“We view native as one of our differentiators,” Price said. “To us,  it’s our premiere offering as a product. It ties back to everything we stand for as far as creating an environment for conversation. Having that ability for our users to communicate directly with a brand really goes back to our core.” 

Where Ad Server and CMS Collide

There’s a fair deal of overlap between the traditional ad server and the traditional CMS; but, it’s where they don’t overlap that’s the key to the future of native ad, according to Todd Sawicki, CEO at Zemanta. For the past two decades, there’s been little change in how publishers serve ads onto their sites, Sawicki noted during his Publisher Forum Sonoma keynote, arguing that it’s time to work with platforms that meld the ad-serving and content-managing processes – a sort of “content-marketing server.” 

“As native evolves, using an ad server to deliver [it] is definitely the beneficial way to go because it gives the advertisers what they want,” Turner said. 

And, although still a work in progress, Gawker’s Kinja seems to be answering Sawicki’s call. 

With the publisher’s almost-one-year-old content platform dubbed Kinja, Gawker’s ability to target, schedule and optimize native advertising allows brands to fit almost seamlessly into the publisher’s editorial workflow.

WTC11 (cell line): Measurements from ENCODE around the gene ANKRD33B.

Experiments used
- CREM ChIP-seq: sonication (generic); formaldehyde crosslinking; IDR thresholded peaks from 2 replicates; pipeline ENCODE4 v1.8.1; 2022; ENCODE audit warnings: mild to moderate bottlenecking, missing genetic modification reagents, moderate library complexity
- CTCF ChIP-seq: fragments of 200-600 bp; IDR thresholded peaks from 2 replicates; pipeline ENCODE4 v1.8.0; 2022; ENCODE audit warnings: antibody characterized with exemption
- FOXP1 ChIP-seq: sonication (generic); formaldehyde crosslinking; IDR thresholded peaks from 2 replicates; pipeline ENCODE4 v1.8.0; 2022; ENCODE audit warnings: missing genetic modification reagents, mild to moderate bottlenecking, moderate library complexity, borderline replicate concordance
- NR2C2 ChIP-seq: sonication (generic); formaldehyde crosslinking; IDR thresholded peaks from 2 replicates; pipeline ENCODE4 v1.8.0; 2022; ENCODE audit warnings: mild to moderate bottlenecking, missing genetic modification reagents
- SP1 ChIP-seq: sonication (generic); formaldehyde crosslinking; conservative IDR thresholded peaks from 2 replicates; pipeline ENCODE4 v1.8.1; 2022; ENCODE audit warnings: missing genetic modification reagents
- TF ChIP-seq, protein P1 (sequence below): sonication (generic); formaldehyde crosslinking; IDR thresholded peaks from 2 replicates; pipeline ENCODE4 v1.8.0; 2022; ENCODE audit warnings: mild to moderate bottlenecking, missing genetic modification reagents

Giving ad-serving capabilities to editorial content allows Gawker’s native-ad content to be sold by real-time impression and engagement metrics, which allows its ad ops team and Studio@Gawker to worry less about implementation and more about quality. 

“[Native] is not really custom to us. It’s something that’s standardized. They’re literally using the exact same tools,” Price said. “That lends to more scalability in that it’s turnkey.

“We can invest more time in making awesome content and doubling down on that. For us that’s more important than anything. It’s the quality control of it.

“Having those tools allows us to scale quality,” Price added.

Quality assurance of native content is important to ensuring branded content’s fittingness with a publisher’s platform and voice. While some publishers like Gawker and the Huffington Post may have specific in-house teams to walk brands through content creation, for others, the task often lies with ad ops. And although Kinja may be on the cusp of some big native-ad superserver revolution, the pursuit of creating engaging and effective branded content arguably lies in human hands. 

“I definitely think that there is the potential to invest more, and not only on the ad-serving side, but actually [in] what those native ads look like, so it’s a little bit more user-friendly or advertiser-friendly,” Turner said.